Can we ever fully understand toddlers? I’m afraid not. But trying to understand your child’s temperament (their unique nature and character) will certainly help you to get to know them throughout their toddler phase.
While your baby’s temperament may be recognisable from an early stage – they may be relaxed, ‘easy’ or ‘go with the flow’ – while others may take longer to develop. Your child’s temperament may not be the same as yours or they may even have some ‘quirks’ that remind you of a certain family member or even your spouse! Learning that you don’t need to ‘fix’ them will help you to just love them for who God has created them to be and for His purpose. How you respond to ‘who your child is’ can either build them up or break them down.
There is always the question of nature versus nurture. And while they are born with certain character traits, who they spend time with and the type of home environment they come from will definitely have an effect on their temperament.
When trying to understand your toddler’s temperament, remember that each child is different, each parenting style is different and each home is different. For this reason you need to find what works for your child with regards to discipline, social interactions, participation in activities and self-regulation. This does not mean that you allow your child to ‘rule the roost’ but rather that you find what works for them and for you as a family. For example, for one child sitting on ‘time out’ may be the worst punishment in the world, whereas a stern word may do nothing towards getting them to behave in a more pleasing manner. Set clear boundaries, have a few ‘non-negotiable’ rules and explain to them why they cannot do something or behave in a certain way. Using words such as ‘I understand that you want to do xyz but you are not allowed to beacause…’ works wonders!
Talking to and listening to your child goes a long way when getting to know them and for them to learn what is acceptable and what is not. This will enable them to self-regulate a little easier.
‘When little people are overwhelmed by big emotions, it’s our job to share our calm, not join their chaos.’ ~ L.R Knost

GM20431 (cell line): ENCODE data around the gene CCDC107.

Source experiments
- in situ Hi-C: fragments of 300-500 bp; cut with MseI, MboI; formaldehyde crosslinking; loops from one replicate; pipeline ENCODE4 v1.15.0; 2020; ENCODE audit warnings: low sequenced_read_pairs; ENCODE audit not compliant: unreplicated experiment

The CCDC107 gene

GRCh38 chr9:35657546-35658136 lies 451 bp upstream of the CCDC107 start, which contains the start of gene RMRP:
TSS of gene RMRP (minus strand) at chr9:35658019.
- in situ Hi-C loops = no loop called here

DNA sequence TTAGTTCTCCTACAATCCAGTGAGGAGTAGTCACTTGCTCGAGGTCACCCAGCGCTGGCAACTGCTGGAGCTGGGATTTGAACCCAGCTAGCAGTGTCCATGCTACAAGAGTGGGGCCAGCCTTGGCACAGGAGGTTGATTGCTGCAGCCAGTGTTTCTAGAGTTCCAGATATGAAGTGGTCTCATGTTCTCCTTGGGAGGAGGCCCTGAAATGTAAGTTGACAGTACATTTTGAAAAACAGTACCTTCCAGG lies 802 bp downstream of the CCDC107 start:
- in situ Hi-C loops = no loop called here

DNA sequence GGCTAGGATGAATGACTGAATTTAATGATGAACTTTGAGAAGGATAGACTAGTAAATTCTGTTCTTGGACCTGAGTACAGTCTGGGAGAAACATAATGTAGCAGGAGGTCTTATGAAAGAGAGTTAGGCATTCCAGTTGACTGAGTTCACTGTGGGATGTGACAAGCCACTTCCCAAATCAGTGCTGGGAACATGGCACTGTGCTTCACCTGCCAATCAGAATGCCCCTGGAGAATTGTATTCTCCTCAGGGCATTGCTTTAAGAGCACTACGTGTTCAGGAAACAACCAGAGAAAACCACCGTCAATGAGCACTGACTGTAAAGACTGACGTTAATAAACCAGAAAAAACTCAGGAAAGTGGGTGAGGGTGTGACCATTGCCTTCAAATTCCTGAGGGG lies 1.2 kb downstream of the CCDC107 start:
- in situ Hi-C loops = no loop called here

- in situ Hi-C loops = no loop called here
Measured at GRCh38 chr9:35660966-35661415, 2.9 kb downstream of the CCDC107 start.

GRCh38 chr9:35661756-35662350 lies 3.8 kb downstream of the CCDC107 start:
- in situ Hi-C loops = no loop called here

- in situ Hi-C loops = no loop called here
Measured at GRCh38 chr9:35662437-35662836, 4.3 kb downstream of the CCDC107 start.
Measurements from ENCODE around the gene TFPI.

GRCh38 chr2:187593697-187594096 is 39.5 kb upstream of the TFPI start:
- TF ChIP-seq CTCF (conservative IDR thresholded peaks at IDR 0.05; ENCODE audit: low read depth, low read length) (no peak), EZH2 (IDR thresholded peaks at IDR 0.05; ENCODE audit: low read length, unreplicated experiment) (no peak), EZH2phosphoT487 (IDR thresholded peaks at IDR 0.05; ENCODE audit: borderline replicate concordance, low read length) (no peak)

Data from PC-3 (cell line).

Another important factor to take into account is that each child is unique and different. Never compare sibling’s characters as your children could be complete polar opposites. This would pose a threat to one being viewed as the ‘good one’ or the ‘difficult one’ which you would never want to happen. Be very careful not to ‘label’ children as their temperaments can change with age, a change of environment or as a result of who is around them.
How you react to a child’s behaviour makes a huge difference too. Try to remain calm when they are unsettled, reassure them when they are uneasy, be consistent in their ever-changing world, stand firm on rules that matter and pick your battles wisely when it comes to ‘fighting’ them on things.
At the end of the day just enjoy getting to know your toddler and try to see the humour in things that happen as ‘this too shall pass’.
I will leave you with this cute little poem that I thought highlighted a toddler’s temperament quite nicely:
I am your parent.
You are my child.
I am your quiet place.
You are my wild.
I am your calm face.
You are my giggle.
I am your wait.
You are my wiggle.
I am your dinner.
You are my chocolate cake.
I am your bedtime.
You are my wide awake.
I am your lullaby.
You are my peek-a-boo.
I am your goodnight kiss.
You are my I love you.
By Taryn Ingram, Trinityhouse Randpark Ridge